Critical Care Medicine
PC-IRV is performed by setting an inspiratory pressure, inspiratory time with the inspiration/expiration ratio greater than 1:1 (normal, $139; 1 [eg, 1:3]), and RR. Understanding mechanical ventilator support modes is made easier by analyzing 3 variables: trigger (what initiates the breath), target (what controls gas delivery during the breath), and cycle (what terminates the breath). In pressure-control mode, the target is pressure (the set inspiratory pressure) and the cycle is time (inspiration ends after a set inspiratory time passes). VT varies depending on the set inspiratory pressure, inspiratory time, airway resistance (patient and ventilator tubing), and compliance of the lung and chest wall. Inspiratory pressure is rapidly achieved with high initial gas flows, and full inspiratory pressure is reached early in the inspiratory cycle. The selected inspiratory pressure is held throughout the inspiratory cycle and then followed by a rapid deceleration in flow. When lung compliance decreases (mucous plugging, pulmonary edema, or pneumothorax in this case), VT goes down, but the selected inspiratory pressure is maintained throughout the cycle. Because this patient is paralyzed, the RR cannot increase. In volume-control mode, the target is flow (the set IFR), and the cycle is volume (inspiration ends after the set VT is achieved). When lung compliance decreases, airway pressure increases, maintaining the set VT and flow rates. PC-IRV mode may be used in ARDS when severe hypoxemia and ventilation/perfusion mismatch is present. The advantages of PC-IRV mode are alveolar recruitment and auto-PEEP, which may improve oxygenation, compliance, and functional residual capacity (FRC). Disadvantages of using PC-IRV include the need for deep sedation and neuromuscular blockade, risk for barotrauma, and development of hypotension that severely limit its use in hemodynamically unstable patients.1,2 There are no randomized prospective studies demonstrating improved survival with PC-IRV in ARDS.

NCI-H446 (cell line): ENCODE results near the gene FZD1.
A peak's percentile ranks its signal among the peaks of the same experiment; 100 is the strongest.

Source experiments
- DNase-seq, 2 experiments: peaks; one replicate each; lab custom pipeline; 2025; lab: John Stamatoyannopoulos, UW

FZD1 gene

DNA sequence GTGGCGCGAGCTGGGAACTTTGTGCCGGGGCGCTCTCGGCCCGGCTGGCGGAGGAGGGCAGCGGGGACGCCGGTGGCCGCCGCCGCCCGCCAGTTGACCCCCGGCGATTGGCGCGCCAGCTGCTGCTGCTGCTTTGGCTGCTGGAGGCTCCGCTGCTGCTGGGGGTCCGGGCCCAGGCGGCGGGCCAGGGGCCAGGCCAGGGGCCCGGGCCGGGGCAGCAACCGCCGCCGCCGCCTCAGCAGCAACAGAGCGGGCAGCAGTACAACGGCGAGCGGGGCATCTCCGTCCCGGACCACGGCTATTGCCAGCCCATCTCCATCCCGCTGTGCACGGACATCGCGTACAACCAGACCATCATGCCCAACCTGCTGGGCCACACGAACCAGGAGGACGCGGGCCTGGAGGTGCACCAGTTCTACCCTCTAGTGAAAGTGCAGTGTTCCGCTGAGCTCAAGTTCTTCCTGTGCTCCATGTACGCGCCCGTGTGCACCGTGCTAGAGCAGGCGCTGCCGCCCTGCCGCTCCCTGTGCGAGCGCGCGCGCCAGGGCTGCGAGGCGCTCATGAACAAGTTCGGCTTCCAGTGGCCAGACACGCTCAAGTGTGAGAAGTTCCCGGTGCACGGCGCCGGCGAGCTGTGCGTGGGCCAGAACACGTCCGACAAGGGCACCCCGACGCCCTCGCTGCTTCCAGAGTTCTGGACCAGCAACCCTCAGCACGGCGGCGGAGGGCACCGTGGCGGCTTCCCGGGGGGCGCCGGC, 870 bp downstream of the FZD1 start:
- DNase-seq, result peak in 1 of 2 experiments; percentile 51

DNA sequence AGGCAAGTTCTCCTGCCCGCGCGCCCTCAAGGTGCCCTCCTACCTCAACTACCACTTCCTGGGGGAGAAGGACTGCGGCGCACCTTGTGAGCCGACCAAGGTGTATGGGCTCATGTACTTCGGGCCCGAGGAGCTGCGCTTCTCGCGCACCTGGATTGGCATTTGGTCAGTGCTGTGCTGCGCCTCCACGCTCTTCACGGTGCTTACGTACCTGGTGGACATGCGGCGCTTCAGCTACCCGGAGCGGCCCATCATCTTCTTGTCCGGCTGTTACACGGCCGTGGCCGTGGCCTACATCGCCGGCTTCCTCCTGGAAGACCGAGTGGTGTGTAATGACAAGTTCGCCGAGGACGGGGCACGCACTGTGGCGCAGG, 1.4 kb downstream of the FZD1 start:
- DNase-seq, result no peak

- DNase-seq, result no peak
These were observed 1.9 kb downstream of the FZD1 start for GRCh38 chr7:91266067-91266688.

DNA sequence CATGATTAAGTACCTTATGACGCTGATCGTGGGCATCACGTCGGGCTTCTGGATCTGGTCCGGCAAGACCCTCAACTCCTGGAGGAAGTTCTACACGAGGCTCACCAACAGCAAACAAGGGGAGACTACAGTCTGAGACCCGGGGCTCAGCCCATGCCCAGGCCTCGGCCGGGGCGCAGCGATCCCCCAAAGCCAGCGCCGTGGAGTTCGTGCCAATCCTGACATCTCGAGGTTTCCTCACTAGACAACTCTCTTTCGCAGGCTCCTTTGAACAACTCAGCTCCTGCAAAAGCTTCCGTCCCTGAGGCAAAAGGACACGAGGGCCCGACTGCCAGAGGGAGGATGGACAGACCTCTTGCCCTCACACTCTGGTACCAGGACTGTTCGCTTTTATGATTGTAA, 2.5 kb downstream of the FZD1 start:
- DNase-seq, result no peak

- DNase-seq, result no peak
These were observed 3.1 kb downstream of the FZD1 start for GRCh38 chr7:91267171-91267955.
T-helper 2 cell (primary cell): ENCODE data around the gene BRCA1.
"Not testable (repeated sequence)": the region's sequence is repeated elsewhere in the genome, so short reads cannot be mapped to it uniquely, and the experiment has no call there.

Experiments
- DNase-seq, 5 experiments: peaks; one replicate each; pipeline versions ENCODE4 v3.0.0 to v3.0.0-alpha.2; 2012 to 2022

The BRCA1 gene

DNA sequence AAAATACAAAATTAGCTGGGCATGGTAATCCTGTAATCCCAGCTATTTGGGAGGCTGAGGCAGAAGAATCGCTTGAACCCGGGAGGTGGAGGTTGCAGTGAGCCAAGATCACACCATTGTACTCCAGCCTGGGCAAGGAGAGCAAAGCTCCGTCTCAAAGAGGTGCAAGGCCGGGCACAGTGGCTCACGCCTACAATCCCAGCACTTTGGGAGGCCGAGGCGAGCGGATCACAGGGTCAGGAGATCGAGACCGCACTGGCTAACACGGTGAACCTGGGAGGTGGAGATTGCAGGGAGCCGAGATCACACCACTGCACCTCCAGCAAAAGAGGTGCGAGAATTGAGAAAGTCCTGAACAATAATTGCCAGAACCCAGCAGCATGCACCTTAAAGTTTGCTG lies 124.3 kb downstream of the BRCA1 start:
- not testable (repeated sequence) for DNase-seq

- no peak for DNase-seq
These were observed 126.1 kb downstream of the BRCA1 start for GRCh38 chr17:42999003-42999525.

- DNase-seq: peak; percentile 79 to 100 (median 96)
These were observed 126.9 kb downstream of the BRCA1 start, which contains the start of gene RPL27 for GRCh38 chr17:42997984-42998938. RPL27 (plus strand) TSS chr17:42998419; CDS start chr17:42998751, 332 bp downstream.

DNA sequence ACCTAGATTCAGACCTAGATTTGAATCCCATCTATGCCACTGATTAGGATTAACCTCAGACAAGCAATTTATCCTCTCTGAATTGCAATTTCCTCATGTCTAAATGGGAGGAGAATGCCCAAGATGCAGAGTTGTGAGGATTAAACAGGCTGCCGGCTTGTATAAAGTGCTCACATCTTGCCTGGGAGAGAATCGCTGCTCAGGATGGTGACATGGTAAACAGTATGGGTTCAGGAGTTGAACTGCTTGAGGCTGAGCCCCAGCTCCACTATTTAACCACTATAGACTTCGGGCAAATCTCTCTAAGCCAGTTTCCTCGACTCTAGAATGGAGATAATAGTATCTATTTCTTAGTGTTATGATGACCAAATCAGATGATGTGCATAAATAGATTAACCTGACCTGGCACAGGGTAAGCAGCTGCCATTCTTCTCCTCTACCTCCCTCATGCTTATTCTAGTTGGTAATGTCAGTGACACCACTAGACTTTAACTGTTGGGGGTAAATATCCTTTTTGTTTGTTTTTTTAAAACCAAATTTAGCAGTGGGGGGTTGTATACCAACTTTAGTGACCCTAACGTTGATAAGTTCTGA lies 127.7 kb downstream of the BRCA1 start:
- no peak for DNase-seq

- PIP, 33 cm H2O; Pp, 33 cm H2O; VT, 200 mL; RR, 15 breaths/min.
1. Chatburn RL. Classification for mechanical ventilators. Respir Care 1992;37:1009-25.
2. Armstrong BW Jr, MacIntyre NR. Pressure-controlled, inverse ratio ventilation that avoids air trapping in the adult respiratory distress syndrome. Crit Care Med 1995;23:279-85.
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